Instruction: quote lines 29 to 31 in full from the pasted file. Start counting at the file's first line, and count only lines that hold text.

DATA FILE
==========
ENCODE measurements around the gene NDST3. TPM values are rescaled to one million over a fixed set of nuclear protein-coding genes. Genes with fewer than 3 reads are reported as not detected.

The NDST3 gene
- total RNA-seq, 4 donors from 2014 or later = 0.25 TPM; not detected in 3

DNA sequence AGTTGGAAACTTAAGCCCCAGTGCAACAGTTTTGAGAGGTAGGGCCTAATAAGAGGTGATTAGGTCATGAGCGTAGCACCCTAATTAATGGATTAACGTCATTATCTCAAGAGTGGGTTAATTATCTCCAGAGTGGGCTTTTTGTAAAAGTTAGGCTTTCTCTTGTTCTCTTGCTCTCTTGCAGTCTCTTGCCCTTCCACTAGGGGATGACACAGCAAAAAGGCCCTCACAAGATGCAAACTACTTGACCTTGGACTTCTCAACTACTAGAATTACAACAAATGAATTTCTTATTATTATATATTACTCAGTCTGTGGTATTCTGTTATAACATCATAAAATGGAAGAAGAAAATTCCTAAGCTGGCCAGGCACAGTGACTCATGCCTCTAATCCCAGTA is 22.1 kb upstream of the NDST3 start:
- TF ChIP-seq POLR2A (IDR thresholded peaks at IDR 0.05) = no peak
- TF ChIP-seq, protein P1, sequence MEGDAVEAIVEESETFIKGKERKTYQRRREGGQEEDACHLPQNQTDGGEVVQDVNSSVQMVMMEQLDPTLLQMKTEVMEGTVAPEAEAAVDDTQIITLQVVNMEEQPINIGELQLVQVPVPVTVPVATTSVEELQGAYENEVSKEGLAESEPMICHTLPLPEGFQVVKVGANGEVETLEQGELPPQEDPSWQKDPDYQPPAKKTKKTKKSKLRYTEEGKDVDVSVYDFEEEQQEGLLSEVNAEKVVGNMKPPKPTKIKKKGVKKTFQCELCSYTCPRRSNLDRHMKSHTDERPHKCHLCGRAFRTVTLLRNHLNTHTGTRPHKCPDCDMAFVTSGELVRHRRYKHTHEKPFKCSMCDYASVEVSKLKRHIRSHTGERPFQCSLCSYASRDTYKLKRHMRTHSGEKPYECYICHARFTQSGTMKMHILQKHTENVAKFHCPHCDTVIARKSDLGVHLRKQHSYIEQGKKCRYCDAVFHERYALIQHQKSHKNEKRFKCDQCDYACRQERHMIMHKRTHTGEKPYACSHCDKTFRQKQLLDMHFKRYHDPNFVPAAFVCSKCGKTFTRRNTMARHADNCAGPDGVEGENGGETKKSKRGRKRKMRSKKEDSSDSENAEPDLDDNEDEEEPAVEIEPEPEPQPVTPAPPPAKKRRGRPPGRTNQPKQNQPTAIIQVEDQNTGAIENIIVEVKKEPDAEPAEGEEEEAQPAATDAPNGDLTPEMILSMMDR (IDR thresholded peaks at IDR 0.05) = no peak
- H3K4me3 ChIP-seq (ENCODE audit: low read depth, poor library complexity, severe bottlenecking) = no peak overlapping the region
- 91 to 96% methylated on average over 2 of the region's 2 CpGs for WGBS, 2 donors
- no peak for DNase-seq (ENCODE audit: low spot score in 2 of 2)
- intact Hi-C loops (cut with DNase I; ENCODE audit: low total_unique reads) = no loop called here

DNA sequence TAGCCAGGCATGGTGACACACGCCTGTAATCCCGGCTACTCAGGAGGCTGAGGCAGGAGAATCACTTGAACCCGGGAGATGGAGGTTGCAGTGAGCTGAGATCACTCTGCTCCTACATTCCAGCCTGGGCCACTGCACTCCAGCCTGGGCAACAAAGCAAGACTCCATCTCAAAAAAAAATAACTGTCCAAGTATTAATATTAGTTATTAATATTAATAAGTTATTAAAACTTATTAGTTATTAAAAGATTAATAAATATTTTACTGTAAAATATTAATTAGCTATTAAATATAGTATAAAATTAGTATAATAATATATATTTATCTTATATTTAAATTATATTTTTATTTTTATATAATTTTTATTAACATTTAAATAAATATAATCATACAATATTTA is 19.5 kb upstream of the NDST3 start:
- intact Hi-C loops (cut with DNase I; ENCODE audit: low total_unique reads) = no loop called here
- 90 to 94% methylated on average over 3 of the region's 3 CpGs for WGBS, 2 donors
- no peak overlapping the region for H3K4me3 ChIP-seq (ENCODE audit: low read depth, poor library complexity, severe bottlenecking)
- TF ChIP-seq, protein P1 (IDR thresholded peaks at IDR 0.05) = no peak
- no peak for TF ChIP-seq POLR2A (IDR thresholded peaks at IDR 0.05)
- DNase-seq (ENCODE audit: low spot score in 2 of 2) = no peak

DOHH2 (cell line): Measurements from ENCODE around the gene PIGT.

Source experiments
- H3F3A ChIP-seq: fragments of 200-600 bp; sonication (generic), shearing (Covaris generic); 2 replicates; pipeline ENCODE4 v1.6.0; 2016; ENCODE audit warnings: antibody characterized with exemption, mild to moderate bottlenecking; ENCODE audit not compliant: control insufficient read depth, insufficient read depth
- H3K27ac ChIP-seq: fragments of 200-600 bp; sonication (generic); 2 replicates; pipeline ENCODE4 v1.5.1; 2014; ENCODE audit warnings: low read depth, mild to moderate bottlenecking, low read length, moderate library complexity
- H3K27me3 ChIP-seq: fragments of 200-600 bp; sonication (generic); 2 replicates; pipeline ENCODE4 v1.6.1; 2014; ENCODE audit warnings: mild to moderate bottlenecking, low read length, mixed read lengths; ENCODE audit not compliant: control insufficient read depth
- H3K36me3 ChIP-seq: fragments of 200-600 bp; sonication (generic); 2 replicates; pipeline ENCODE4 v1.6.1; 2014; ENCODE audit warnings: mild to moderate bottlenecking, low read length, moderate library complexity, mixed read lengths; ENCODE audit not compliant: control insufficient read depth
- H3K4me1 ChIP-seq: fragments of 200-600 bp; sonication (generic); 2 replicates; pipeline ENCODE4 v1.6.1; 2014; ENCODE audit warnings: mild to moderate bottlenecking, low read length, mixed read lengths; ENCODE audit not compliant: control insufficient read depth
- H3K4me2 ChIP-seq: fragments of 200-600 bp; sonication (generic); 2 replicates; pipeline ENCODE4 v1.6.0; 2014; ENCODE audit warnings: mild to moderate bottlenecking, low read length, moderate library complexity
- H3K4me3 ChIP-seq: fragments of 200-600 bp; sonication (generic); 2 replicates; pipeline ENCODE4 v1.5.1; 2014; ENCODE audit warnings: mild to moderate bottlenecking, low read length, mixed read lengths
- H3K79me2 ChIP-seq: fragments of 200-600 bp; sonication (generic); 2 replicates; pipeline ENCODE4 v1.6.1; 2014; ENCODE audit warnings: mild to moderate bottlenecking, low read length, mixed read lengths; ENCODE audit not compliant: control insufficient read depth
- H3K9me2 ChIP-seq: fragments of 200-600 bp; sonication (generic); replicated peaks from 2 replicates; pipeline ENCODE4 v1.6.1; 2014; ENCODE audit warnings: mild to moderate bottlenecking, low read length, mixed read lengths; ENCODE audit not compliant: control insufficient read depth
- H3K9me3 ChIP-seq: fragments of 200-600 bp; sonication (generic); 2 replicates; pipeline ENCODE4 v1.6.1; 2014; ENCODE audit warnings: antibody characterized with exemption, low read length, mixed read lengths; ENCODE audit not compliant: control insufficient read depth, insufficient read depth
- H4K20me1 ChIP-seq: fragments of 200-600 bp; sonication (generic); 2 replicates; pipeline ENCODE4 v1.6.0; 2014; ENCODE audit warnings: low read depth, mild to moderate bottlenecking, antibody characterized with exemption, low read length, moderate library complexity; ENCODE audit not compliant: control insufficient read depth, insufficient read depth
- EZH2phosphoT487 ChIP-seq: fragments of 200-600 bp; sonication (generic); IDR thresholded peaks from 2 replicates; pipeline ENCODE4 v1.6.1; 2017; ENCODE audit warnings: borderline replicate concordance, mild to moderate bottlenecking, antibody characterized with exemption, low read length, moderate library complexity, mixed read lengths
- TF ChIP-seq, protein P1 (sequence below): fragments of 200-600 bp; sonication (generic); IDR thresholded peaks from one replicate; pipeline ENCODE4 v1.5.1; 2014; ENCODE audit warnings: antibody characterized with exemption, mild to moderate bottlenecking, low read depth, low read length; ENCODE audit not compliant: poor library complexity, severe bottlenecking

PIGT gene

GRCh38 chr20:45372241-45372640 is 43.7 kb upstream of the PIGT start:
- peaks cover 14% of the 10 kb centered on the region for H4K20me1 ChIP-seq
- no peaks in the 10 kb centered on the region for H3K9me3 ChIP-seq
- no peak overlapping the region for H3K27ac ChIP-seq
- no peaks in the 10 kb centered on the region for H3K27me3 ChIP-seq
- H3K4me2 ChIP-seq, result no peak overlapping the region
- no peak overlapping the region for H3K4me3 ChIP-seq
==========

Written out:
- H3K9me3 ChIP-seq: fragments of 200-600 bp; sonication (generic); 2 replicates; pipeline ENCODE4 v1.6.1; 2014; ENCODE audit warnings: antibody characterized with exemption, low read length, mixed read lengths; ENCODE audit not compliant: control insufficient read depth, insufficient read depth
- H4K20me1 ChIP-seq: fragments of 200-600 bp; sonication (generic); 2 replicates; pipeline ENCODE4 v1.6.0; 2014; ENCODE audit warnings: low read depth, mild to moderate bottlenecking, antibody characterized with exemption, low read length, moderate library complexity; ENCODE audit not compliant: control insufficient read depth, insufficient read depth
- EZH2phosphoT487 ChIP-seq: fragments of 200-600 bp; sonication (generic); IDR thresholded peaks from 2 replicates; pipeline ENCODE4 v1.6.1; 2017; ENCODE audit warnings: borderline replicate concordance, mild to moderate bottlenecking, antibody characterized with exemption, low read length, moderate library complexity, mixed read lengths